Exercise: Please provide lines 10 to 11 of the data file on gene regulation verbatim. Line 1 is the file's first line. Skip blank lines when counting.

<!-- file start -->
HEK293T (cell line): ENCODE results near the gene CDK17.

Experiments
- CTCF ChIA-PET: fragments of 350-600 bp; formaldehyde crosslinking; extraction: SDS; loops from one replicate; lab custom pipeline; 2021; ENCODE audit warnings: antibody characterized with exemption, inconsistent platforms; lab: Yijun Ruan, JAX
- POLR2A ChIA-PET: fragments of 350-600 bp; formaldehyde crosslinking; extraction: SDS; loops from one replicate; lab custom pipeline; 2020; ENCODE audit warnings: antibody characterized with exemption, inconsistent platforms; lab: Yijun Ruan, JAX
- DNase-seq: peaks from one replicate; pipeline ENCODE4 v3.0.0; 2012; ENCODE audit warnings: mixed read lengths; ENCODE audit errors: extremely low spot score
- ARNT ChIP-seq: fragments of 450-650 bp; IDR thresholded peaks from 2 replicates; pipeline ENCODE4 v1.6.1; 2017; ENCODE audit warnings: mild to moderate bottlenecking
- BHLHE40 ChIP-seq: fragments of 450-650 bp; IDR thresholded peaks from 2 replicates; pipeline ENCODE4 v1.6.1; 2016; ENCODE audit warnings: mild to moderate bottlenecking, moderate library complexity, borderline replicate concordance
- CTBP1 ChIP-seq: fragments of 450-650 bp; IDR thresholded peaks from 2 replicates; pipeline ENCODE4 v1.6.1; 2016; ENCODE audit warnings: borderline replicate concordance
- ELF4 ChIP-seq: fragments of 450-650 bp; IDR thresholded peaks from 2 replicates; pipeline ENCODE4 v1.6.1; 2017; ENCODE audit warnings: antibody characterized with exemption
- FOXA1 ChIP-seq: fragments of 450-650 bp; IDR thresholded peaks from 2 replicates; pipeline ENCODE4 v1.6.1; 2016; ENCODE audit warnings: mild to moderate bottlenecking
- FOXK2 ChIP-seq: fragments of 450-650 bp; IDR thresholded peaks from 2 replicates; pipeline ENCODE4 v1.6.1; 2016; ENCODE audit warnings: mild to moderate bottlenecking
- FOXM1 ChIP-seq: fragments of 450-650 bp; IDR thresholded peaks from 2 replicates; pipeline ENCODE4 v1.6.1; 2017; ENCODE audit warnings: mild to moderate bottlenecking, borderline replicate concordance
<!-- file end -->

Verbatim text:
- FOXA1 ChIP-seq: fragments of 450-650 bp; IDR thresholded peaks from 2 replicates; pipeline ENCODE4 v1.6.1; 2016; ENCODE audit warnings: mild to moderate bottlenecking
- FOXK2 ChIP-seq: fragments of 450-650 bp; IDR thresholded peaks from 2 replicates; pipeline ENCODE4 v1.6.1; 2016; ENCODE audit warnings: mild to moderate bottlenecking